15. It's an exquisite, humanistic and subtly topical work of cinema art that manages to keep the intimate, revelatory sensibility of a one-man play intact while fleshing out the characters and creating a very realistic and richly detailed school community.
  16. Like similar English comedies, it also teeters on the mawkish.
  17. A beautiful, probing art documentary.
    • 82 Metascore
    • 75 Critic Score
    Muylaert’s is attuned to matters of social stratification and economic mobility, and the manner in which Brazil’s leisure class is propped up by the undervalued exertions of domestic labourers.
  18. An immersive, compact and unpolished documentary from the Kurdish-born, Oslo-based filmmaker Zaradasht Ahmed.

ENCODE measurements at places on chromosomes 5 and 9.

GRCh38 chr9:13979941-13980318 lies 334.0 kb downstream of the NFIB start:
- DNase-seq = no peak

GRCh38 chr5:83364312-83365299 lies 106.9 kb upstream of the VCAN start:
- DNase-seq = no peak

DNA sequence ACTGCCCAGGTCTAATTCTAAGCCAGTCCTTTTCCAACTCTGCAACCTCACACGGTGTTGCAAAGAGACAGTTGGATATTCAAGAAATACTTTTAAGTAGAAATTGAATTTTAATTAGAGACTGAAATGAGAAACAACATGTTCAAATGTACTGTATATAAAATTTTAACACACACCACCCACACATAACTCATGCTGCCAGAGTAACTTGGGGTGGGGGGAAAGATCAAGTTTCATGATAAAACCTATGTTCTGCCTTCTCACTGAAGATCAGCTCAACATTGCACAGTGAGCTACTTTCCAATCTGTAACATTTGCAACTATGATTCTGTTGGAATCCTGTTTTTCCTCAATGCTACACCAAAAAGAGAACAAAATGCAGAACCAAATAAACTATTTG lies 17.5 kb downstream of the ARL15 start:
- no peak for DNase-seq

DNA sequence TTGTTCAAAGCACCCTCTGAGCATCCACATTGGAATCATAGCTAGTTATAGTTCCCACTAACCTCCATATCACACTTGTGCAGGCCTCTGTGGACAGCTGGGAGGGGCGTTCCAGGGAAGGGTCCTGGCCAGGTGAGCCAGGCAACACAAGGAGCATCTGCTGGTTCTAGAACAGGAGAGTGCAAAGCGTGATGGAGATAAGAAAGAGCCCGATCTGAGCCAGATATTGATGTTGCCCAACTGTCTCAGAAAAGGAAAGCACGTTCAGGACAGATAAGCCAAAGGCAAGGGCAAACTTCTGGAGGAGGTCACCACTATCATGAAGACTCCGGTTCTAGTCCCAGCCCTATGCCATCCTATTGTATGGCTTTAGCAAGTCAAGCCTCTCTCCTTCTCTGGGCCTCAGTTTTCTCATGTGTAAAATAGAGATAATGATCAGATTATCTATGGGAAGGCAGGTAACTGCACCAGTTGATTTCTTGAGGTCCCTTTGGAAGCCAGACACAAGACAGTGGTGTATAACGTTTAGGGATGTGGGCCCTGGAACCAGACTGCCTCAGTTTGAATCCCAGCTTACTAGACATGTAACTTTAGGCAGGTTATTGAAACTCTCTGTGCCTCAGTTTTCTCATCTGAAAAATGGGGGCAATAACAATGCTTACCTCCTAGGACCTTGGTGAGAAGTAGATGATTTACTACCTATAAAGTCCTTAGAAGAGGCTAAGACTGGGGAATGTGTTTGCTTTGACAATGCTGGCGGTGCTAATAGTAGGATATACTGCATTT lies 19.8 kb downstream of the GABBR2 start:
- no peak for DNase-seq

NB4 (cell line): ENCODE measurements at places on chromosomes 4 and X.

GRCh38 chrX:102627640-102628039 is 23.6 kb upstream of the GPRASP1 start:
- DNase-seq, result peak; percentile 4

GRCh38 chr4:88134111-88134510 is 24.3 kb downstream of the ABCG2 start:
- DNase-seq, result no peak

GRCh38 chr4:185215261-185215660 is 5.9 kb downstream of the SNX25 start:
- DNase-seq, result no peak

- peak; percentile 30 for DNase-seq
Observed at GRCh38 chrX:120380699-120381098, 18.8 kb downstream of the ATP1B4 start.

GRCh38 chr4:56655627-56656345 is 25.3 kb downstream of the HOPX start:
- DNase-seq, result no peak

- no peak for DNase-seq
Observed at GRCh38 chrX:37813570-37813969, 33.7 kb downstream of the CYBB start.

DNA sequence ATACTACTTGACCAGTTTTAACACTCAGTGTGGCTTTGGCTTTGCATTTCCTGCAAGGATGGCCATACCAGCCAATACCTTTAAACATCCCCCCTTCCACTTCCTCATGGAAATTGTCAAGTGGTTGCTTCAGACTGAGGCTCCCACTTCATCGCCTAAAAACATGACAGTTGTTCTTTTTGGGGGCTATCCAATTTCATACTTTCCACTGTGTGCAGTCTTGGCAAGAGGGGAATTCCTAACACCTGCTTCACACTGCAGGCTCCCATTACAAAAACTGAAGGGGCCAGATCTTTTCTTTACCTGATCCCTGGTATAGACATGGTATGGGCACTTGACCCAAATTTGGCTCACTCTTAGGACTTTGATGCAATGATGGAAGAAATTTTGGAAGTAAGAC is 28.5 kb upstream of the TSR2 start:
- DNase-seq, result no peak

19. In the film's finest moments, as a generous Iranian host explains traditional Farsi poetry, the animation and the themes mingle and explode in a riot of cross-cultural colour as the stringy Canadian cartoon meets gorgeously rendered illustrations – and personifications – of Persian traditions.
  20. The stylings of Martin Scorsese and Quentin Tarantino come to the Mideast, but more credibly grounded in a complex setting fraught with raw contemporary politics and ancient class tensions. It makes for a compelling movie but hardly a pretty picture.
  21. Shiver-making moments aside, in a important way 127 Hours suffers from the filmmaker's lack of nerve, a reluctance to let the audience taste Ralston's dread and the expectation of a slow, absurd death.